Saturday, September 17, 2011

Sony NEX-5, Not Just a Fashion Accessory

You can set today's digital cameras on automatic and use them as jewelry...or take control and make meaningful images by starting out with a concept then learning enough about what the camera can do to control the end result.  On the most basic level setting the ASA/ISO, color balance and size of your .jpgs (or raw files) or manipulating the focus, exposure and flash takes the user beyond the generic point-and-shoot aesthetic.  We'll be experimenting with the Sony Nex-5 camera, which is lightweight and portable yet offers control. There's a beautiful "Interchangeable Lens Digital Camera Handbook" PDF you can download that offers helpful illustrations and instructions to aid you in understanding the camera's capabilities.

Wednesday, September 14, 2011

People You May Know

Diego Velazquez: Las Meninas, 1656
In Exposed: Voyeurism, Surveillance, and the Camera since 1870, SFMOMA curator Sandra Phillips argues that photography has played a major role in voyeuristic looking. Velazquez famously recorded acts of looking as far back as 1656 in his Las Meninas painting. Contemporary artists Emily Jacir (linz diary) and Shizuka Yokomizo (Stanger series) make work about deliberate performances before an unseen but perceived camera reminding us that someone is always watching. Gladys Kravitz was the nosy neighbor archetype always looking out the window in Bewitched. Today, every cell phone has a camera and every person has a cell phone thus making it possible for any action to be captured by anybody. Boundaries between public and private space blur and the  doors are thrown open for ubiquitous self-surveillance as we all willingly post every detail of our lives on FaceBook or otherwise. The panopticon conceptualized by Michel Foucault (wherein we live with the idea of being watched and adjusting our behavior accordingly) has seduced us. Philip Agre in Surveillance and Capture: Two Models of Privacy cautions us as he critiques ways our daily activities are captured and turned into a commodity.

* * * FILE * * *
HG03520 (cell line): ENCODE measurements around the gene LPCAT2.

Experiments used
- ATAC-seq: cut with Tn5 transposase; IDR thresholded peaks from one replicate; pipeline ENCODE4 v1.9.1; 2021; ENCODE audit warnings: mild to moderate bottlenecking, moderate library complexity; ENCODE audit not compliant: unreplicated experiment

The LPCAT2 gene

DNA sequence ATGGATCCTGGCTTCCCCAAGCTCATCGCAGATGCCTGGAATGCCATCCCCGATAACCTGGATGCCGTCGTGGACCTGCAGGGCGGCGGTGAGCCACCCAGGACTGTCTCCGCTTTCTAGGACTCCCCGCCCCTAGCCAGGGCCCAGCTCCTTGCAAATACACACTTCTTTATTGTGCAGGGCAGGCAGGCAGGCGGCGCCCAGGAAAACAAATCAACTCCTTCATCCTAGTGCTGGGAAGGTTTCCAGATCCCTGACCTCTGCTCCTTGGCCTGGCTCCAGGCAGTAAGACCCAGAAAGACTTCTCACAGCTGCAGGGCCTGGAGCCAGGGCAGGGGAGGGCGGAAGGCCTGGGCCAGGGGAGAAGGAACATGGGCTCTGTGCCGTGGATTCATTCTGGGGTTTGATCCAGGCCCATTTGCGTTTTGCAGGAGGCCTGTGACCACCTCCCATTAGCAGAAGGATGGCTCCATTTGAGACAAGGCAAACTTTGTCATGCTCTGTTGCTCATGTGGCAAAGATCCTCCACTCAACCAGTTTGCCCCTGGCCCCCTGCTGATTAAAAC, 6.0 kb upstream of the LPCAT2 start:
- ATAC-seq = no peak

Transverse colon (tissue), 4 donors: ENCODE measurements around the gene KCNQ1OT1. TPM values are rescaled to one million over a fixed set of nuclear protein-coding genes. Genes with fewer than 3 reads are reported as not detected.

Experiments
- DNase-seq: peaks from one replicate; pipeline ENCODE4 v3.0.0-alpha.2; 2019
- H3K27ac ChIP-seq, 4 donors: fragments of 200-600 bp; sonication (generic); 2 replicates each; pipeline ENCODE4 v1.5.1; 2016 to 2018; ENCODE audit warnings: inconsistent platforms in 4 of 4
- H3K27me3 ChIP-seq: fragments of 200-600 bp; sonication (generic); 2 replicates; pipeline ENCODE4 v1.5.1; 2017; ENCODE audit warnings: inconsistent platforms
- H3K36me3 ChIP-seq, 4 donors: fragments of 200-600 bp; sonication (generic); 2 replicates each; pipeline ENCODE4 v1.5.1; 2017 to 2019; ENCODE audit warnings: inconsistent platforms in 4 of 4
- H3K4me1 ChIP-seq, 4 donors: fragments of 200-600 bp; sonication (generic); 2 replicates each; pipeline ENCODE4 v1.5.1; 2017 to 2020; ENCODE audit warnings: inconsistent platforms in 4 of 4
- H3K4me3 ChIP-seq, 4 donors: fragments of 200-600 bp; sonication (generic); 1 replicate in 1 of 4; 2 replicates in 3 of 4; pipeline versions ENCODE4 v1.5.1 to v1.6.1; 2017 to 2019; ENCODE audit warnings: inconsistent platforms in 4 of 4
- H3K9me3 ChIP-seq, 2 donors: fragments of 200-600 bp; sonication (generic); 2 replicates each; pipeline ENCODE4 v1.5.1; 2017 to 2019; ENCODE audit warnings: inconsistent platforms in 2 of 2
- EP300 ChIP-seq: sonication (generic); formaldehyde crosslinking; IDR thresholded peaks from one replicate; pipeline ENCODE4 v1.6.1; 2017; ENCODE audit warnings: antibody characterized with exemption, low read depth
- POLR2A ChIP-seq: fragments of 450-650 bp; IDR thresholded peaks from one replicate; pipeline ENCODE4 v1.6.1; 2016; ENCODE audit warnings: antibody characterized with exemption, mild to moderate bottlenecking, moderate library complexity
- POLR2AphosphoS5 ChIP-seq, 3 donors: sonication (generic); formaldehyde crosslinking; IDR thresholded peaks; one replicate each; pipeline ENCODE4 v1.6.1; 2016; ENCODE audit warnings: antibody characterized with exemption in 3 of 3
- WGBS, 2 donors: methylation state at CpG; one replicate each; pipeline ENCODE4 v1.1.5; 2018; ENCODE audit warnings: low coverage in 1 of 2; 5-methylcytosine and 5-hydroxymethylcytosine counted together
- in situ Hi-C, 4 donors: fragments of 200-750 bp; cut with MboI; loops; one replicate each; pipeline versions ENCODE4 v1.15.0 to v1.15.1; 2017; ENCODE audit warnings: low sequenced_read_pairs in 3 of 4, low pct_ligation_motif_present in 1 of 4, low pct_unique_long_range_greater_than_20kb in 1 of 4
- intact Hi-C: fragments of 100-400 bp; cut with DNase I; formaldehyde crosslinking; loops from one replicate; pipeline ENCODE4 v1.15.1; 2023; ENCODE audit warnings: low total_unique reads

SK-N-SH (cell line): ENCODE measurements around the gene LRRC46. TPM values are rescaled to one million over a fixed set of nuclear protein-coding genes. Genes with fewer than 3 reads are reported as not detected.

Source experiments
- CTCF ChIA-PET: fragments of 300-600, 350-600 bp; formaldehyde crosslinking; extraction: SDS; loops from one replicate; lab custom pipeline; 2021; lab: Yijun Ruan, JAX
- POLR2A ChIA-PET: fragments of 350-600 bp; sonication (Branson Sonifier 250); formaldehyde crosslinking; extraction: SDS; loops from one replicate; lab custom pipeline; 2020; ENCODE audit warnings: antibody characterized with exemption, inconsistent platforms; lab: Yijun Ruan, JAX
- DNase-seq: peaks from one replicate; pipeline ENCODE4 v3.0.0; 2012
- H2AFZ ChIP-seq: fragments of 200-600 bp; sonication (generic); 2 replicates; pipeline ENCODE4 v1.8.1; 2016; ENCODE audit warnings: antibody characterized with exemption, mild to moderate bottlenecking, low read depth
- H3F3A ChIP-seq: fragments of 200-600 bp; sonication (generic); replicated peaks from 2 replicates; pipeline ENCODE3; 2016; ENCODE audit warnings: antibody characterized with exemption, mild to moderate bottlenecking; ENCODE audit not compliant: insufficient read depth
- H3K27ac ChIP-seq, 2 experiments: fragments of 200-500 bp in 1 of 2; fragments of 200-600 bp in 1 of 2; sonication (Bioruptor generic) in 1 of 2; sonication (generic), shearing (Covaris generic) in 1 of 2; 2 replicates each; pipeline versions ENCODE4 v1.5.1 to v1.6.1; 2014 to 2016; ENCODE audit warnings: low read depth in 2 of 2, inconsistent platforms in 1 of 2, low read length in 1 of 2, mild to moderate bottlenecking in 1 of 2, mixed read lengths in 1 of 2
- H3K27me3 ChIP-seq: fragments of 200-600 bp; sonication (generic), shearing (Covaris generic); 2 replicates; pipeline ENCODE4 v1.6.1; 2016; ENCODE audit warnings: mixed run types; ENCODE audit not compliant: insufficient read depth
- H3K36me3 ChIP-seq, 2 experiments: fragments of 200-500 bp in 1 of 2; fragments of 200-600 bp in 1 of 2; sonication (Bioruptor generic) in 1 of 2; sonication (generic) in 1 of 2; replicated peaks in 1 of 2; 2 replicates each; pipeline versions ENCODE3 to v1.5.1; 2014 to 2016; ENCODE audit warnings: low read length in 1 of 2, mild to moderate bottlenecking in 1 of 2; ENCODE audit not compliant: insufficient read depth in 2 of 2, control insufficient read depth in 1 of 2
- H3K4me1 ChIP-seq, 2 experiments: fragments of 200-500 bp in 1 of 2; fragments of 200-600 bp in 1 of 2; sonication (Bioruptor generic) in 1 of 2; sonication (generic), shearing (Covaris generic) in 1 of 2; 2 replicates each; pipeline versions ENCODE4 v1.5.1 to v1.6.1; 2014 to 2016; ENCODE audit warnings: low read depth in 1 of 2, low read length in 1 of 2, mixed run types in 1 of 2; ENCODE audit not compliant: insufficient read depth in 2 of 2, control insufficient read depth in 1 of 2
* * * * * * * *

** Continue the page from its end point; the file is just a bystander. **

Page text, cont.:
Gladys Kravitz always watching on "Betwitched"

Monday, September 12, 2011

The Machine is Us/Ing Us

1945 ENIAC computer showed several problems with the H-Bomb Design
Why is Thomas Edison (inventor of the light bulb) a household name and not Doug Engelbart (inventor of the mouse and networked computing first demonstrated in 1968), Computer Lib/Dream Machines (inventor of hypertext) or Tim Berners-Lee (inventor of the World Wide Web)? For one thing, Edison was an entrepreneurial business man while Engelbart, Nelson and Berners-Lee were idealists who saw their inventions as ways for people to share information and collaborate freely. Scholar Michael Wesch still believes the web is a huge collaborative project with all of us contributing using platforms that both help share information and fuel the capitalist machine. Lev Manovich also views Web 2.0 as a platform for mass collaboration.